Foreclosures / Short Sales

What causes a foreclosure?

A lender decides to foreclosure, or repossess, a property when the owner fails to pay the mortgage. Unfortunately, thousands of homes end up in foreclosure every year. Many people lose their homes due to job loss, credit problems, divorce, unexpected expenses, and during periods of economic instability. Failure to pay property taxes may also cause a homeowner to lose his home. Trouble can also arise when owners neglect to pay local water bills and home insurance premiums.

Where can I find foreclosure properties?

Look in the legal notices section of your local newspaper. A notice is also usually posted on the property itself and somewhere in the city where the sale will take place. Additionally, your agent may have access to foreclosed properties and will be able to set up a specific search for you.

REALTOR®’s are the best source for information about foreclosures before they begin. Often a property will be listed and the agent will know if it is approaching foreclosure. Perhaps the best way to get the information is to have your agent put the word out that you are looking for properties with pending foreclosures.

Another source can be the bank or financial institution that holds the mortgage. Of course, they generally will not give you the names of those who are facing foreclosure, but they may give the property owner your card or phone number.

Buying foreclosures is not easy. Savvy investors are highly skilled at nabbing these properties. Inexperienced buyers may find themselves surrounded by pretty stiff competition. They will need to get as much information as possible, including a “foreclosure inspectionreport” and an appraisal from the lender.

What happens at a trustee sale?

When a homeowner falls behind on three payments, the bank will record a notice of default against the property. When the owner fails to pay up, a trustee sale is held, and the property is sold to the highest bidder. The lender that initiated the foreclosure proceedings will usually set the bid price at the loan amount. Successful bidders receive a trustee’s deed as proof of ownership. Trustee sales are advertised in advance and require all-cash bids, which can include cashiers’ checks. Normally, a sheriff, constable, or lawyer conducts the sale and acts as the trustee. Because these sales typically attract savvy investors, inexperienced buyers should come extremely prepared.

What are the disadvantages of buying foreclosures?

Buying directly at a legal foreclosure sale is risky. Among the disadvantages:

  • There is no financing. You need cash and lots of it.
  • The title needs to be checked before the purchase. If not, you risk assuming a seriously deficient title.
  • It may not be possible to inspect the property’s interior before the sale. So you have no idea of the property’s condition.
  • Foreclosures are routinely purchased “as is,” which means you cannot go back to the seller for repairs.
  • Also, estate and foreclosure sales are the only property sales that are exempt from some state disclosure laws. In both instances, the law protects the seller – usually the heir or financial institution – who has recently acquired the property through adverse circumstances and may have little or no direct information about it.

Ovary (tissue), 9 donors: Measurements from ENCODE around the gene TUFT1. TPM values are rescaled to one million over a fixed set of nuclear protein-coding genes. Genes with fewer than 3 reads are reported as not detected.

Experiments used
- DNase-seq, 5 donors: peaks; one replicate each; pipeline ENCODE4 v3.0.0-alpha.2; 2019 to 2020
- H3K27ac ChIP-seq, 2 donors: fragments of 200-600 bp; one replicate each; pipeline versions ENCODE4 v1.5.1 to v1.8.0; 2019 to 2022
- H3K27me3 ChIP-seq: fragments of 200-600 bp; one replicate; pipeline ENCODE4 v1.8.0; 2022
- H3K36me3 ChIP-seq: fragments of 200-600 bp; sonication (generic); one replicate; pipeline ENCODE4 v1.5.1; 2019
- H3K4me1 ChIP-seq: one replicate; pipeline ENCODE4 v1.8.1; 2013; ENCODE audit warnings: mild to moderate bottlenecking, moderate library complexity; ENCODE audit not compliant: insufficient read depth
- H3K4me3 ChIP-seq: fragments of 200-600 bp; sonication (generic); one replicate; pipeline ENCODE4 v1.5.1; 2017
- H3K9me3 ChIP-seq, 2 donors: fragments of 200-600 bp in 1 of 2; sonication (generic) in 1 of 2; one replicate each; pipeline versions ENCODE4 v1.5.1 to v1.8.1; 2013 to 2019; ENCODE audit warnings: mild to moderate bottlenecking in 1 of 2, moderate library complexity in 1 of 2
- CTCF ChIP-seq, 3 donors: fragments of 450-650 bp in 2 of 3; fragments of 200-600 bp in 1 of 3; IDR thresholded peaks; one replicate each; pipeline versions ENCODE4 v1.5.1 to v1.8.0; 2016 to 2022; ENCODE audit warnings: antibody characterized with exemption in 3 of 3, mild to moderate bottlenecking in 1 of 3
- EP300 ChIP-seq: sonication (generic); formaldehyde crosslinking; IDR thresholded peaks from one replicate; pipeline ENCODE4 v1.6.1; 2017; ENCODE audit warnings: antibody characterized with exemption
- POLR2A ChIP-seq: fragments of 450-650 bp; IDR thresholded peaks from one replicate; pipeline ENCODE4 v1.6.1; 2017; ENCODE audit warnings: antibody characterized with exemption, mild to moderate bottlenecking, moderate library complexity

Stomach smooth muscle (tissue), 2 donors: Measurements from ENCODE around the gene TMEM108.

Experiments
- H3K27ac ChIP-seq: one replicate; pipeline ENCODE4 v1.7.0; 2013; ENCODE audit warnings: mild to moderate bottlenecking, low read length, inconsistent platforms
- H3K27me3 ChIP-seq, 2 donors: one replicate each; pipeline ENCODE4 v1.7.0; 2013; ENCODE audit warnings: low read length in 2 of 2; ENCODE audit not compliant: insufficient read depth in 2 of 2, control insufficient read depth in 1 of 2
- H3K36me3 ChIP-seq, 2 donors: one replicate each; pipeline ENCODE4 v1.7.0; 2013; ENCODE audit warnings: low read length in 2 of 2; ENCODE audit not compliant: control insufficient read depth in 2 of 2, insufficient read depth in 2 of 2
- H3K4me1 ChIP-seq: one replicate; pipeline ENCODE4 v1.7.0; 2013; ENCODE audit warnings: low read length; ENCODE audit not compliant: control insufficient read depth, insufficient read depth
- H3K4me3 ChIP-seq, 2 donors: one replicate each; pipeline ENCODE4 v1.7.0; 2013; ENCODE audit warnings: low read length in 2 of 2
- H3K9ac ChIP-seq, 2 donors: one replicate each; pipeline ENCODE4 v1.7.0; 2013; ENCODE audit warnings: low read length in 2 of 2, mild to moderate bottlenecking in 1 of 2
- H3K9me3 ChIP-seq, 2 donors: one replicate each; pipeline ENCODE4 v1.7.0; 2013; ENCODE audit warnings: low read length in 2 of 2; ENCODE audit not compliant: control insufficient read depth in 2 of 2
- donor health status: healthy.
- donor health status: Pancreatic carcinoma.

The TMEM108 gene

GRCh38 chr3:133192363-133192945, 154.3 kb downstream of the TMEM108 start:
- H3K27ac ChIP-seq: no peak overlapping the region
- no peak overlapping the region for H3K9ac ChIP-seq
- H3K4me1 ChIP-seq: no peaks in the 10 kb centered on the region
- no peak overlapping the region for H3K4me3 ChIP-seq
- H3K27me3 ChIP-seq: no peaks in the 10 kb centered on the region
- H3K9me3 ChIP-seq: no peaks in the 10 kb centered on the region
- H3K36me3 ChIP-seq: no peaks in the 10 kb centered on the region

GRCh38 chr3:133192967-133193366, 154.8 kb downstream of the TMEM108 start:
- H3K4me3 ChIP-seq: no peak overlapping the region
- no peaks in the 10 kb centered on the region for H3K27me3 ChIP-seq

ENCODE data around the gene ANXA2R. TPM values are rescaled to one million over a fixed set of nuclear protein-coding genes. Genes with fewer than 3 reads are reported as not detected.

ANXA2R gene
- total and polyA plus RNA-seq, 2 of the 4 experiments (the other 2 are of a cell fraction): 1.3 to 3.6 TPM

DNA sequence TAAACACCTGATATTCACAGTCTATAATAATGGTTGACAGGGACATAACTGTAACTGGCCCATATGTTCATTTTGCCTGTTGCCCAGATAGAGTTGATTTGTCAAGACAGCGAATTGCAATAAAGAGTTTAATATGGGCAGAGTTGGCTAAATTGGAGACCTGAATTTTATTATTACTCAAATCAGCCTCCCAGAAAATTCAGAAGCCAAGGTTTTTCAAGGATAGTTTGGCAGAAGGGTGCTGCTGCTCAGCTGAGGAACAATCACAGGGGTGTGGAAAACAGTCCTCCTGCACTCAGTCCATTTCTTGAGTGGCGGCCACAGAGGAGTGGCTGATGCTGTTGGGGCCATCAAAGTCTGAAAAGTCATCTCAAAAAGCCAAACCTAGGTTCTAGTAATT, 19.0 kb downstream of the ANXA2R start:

How do I find government-repossessed properties?

The Department of Housing and Urban Development (HUD) acquires properties from lenders who foreclose on mortgages that it insures. These properties are then available for sale to potential homeowner-occupants and investors only through a licensed real estate broker. HUD will pay the broker’s commission up to 6 percent of the sales price.

The Department of Veterans Affairs (VA) also acquires properties as a result of foreclosures on VA guaranteed loans. These acquired properties are marketed through a property management services contract with a federal bank that then lists them for sale with local REALTOR®’s.

What are some of the guidelines for purchasing HUD foreclosures?

If you have the cash or can qualify for a mortgage, you can buy a HUD home. Down payments vary depending on whether the property is eligible for FHA insurance. If so, the down payment can be lower than the 5 to 20 percent required on conventional loans. HUD requires that all accepted offers be accompanied by an earnest money deposit equal to 5 percent of the bid price, not to exceed $2,000, but not less than $500.

Foreclosure properties are sold “as is,” meaning limited repairs have been made but no structural or mechanical warranties are implied. If a HUD home needs to be fixed – and not all of them do – it can still be a bargain. HUD adjusts the asking price to reflect the fact that the buyer will have to invest money to make improvements. The agency also might offer special incentives such as an allowance to upgrade the property or a bonus for closing the sale early. And buyers can request that HUD pay all or a portion of the financing and closing costs. Contact your REALTOR® for more details.

To learn more about HUD foreclosures, visit their web site at www.hud.gov.

What about guidelines for VA foreclosures?

As with HUD, anyone can purchase a VA home. Qualified buyers also can receive the benefit of a VA loan – no money down – even if they are not veterans. If you are interested in purchasing a VA foreclosure, visit its web site, www.va.gov